Describing the use of medicines and other health services to treat non-communicable diseases (NCDs) with a focus on low and middle income countries

Qualifications

  • Bachelor of Science, The University of Queensland
  • Master of Public Health, The University of Queensland
  • PhD, Monash University
  • Bachelor of Science(hons), The University of Queensland

Publications

  • Hollingworth, Samantha A., Lie, David C., Siskind, Dan J., Byrne, Gerard J., Hall, Wayne D. and Whiteford, Harvey A. (2011) Psychiatric drug prescribing in elderly Australians: Time for action. Australian And New Zealand Journal of Psychiatry, 45 9: 705-708. doi:10.3109/00048674.2011.594947

  • Hollingworth, Samantha A., Nissen, Lisa M., Stathis, Stephen S., Siskind, Dan J., Varghese, John M. N. and Scott, James G. (2011) Australian national trends in stimulant dispensing: 2002-2009. Australian and New Zealand Journal of Psychiatry, 45 4: 332-336. doi:10.3109/00048674.2010.543413

  • Hollingworth, Samantha A., Rush, Amanda, Hall, Wayne D. and Eadie, Mervyn J. (2011) Utilization of anti-Parkinson drugs in Australia: 1995–2009. Pharmacoepidemiology and Drug Safety, 20 5: 450-456. doi:10.1002/pds.2114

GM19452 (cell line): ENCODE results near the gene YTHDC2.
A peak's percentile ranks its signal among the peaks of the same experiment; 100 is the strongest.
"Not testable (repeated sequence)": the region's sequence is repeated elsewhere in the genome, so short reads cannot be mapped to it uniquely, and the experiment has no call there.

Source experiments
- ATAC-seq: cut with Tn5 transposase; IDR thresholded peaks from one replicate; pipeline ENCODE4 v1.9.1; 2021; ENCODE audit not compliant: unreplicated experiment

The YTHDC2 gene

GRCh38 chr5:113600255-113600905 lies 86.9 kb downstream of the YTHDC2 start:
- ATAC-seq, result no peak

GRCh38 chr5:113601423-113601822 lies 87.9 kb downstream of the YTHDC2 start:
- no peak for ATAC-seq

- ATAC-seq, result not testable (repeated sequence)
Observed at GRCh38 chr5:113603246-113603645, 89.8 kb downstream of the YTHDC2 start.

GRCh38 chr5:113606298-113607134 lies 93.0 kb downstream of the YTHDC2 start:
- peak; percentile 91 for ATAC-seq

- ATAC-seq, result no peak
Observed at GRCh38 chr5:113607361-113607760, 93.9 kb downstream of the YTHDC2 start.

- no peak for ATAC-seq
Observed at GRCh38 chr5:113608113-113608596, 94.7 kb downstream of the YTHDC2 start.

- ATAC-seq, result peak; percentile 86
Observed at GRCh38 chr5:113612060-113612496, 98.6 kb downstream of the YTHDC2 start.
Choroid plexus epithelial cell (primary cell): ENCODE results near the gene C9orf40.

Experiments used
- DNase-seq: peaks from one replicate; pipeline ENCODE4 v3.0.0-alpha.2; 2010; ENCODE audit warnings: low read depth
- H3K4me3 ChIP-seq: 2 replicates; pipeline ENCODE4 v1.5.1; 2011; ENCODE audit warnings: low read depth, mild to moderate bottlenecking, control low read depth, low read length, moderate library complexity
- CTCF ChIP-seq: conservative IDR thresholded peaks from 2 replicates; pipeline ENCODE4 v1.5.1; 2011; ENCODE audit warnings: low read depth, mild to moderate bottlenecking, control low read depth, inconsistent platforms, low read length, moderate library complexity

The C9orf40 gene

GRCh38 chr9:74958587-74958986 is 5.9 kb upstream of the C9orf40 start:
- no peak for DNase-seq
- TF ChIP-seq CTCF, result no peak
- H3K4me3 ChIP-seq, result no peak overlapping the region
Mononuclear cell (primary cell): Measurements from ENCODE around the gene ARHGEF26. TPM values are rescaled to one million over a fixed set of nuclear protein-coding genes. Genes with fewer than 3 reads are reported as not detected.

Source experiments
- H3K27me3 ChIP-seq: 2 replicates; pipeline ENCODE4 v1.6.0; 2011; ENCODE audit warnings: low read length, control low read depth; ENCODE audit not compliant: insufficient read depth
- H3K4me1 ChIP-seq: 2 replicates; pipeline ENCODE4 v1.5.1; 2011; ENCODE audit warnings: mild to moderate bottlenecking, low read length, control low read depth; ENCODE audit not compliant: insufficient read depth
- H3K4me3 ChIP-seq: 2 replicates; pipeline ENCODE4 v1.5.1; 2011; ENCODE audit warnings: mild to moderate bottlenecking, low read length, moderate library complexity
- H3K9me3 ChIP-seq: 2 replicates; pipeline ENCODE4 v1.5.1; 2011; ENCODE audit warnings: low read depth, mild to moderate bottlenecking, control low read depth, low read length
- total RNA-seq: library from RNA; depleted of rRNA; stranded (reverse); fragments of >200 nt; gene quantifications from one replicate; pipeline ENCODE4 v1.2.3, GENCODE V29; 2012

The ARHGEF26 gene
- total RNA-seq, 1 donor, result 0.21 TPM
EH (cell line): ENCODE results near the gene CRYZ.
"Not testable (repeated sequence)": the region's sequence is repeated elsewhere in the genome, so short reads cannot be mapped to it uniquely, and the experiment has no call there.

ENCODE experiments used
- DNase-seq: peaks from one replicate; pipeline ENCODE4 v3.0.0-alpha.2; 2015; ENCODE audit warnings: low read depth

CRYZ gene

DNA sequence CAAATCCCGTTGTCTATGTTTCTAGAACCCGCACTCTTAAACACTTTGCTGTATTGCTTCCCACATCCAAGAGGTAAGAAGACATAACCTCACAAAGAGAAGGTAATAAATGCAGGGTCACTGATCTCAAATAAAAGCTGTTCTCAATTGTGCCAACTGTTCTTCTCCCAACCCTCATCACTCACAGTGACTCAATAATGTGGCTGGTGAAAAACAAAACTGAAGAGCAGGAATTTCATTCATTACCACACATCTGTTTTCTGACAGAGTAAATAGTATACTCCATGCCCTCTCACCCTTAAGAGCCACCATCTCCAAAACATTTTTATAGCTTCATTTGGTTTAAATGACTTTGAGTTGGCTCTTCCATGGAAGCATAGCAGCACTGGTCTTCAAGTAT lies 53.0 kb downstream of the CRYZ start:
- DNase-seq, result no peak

• Hollingworth, Samantha A., Siskind, Dan J., Nissen, Lisa M., Robinson, Maxine and Hall, Wayne D. (2010) Patterns of antipsychotic medication use in Australia 2002-2007. Australian And New Zealand Journal of Psychiatry, 44 4: 372-377. doi:10.3109/00048670903489890

  • Hollingworth, SA and Siskind, DJ (2010) Anxiolytic, hypnotic and sedative medication use in Australia. Pharmacoepidemiology and Drug Safety, 19 3: 280-288. doi:10.1002/pds.1899

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Supervision

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Available Projects

  • How are medicines used in the real world after registration and public subsidy? Are we using them in the most effective way possible? We can use routinely collected data to investigate the use of medicines and their side effects in populations.